President Joe Biden has approved federal disaster aid for New Mexicans affected by the fire. But the governor has also said she expects there to be additional financial compensation due to the federal Forest Service’s role.
New Mexico’s full congressional delegation — Sens. Martin Heinrich and Luján, along with Reps. Teresa Leger Fernández, Melanie Stansbury and Yvette Herrell — sent a letter to Biden on Saturday. They’re joining the state in asking that the state not be required to chip in one-quarter of the costs during the disaster period and that the feds OK money for debris removal and emergency protective measures.
Lujan Grisham, at a news conference last week, said that New Mexicans should know that whatever disaster assistance comes via the Federal Emergency Management agency won’t be enough. That’s especially true for the type of rebuilding she said is required and hopes will become a model across the country for how to respond to a natural disaster of this magnitude.
It will cost hundreds of millions or even billions to do what the governor says is necessary, things like fixing or constructing homes, thinning forests, and restoring reservoirs and watersheds.
“When you think about rebuilding communities, it’s not an overnight process. So we should be thinking in terms of significant resources,” she said. “And those resources, in my view, should largely be borne by the federal government, given the situation.”
And the effort to drop the fire bill at the federal government’s feet might also be helped along by the tricky question of which of the two fires has done the most damage. By the time Calf Canyon and Hermits Peak joined forces April 22, both had burned less than 10,000 acres.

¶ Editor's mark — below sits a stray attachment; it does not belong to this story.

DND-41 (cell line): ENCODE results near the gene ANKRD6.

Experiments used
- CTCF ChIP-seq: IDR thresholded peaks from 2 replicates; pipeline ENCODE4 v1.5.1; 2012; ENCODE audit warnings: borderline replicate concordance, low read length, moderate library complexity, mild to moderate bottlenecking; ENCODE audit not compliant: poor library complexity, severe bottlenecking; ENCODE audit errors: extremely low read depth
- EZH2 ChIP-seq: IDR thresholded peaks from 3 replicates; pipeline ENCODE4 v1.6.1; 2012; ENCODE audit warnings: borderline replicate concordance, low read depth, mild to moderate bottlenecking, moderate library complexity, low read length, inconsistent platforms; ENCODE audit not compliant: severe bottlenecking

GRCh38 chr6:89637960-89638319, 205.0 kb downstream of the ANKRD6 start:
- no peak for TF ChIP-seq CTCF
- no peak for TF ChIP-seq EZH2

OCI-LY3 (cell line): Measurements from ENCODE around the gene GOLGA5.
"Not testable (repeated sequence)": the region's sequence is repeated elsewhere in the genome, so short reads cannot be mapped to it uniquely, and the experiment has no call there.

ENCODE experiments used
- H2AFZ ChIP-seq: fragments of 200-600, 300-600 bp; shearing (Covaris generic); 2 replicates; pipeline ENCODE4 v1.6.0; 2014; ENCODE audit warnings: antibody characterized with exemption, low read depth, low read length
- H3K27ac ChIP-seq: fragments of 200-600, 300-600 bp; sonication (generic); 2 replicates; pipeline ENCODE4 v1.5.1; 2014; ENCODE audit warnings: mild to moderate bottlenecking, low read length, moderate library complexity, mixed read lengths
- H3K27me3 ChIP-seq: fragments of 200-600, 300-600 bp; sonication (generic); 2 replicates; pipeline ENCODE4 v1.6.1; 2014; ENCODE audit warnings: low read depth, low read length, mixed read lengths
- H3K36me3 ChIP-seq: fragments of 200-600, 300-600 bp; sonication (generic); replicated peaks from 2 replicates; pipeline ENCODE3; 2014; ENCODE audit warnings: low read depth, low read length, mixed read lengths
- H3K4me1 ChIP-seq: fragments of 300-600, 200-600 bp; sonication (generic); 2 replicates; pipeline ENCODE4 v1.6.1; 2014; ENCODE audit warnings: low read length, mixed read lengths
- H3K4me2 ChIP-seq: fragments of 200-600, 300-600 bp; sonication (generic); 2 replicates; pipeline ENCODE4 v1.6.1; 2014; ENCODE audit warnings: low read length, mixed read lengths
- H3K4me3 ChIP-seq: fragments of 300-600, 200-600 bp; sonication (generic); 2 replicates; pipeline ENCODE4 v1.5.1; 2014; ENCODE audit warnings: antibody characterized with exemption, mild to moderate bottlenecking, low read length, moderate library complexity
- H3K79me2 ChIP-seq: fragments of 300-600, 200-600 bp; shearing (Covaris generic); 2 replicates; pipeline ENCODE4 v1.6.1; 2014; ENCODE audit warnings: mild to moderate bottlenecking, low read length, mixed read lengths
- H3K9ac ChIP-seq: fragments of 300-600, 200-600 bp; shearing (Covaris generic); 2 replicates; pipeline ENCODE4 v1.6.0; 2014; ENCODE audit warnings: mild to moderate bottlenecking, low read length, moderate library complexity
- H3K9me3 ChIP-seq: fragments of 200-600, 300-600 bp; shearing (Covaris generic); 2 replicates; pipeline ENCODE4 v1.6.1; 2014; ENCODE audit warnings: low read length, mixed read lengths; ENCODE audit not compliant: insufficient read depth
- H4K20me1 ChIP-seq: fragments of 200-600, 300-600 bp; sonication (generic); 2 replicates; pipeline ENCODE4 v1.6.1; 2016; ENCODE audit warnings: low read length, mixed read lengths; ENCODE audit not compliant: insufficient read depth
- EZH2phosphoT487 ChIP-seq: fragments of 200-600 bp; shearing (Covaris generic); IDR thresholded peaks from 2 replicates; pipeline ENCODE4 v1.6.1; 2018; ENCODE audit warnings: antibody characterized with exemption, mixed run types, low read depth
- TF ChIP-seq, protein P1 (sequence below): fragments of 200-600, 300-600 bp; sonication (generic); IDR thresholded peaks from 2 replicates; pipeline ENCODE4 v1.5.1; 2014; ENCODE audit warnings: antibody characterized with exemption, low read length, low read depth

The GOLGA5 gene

State Rep. Roger Montoya (D-Velarde) told Source New Mexico that he believes the two fires are “inextricably linked” when it comes to determining the damage done — and therefore where the liability falls.
Lujan Grisham, at a news conference this week, said it’s “really impossible” to determine which fire is most to blame for the devastation caused, given the intensity of recent windy and dry conditions and the federal government’s “negligence.”
“Here’s my position as the governor today: We were having to focus on Hermit’s Peak. Those embers could have flown over anywhere, caused (Cooks Peak, another nearby fire) and (Calf Canyon). How do you know?” she said. “I think we just focus with the federal government. A prescribed burn put us in the most dangerous situation.”
The governor said the escaped fire was an honest mistake but one for which she expects the federal government to accept “significant liability.” She also predicted that the feds will accept enough blame that the state won’t have to parse out which fire caused what.
“But if anyone wants a fight about that,” she said, “they’ll get one.”
This story is the first entry in a series about prescribed burns, fire management and climate change. Here are the other two: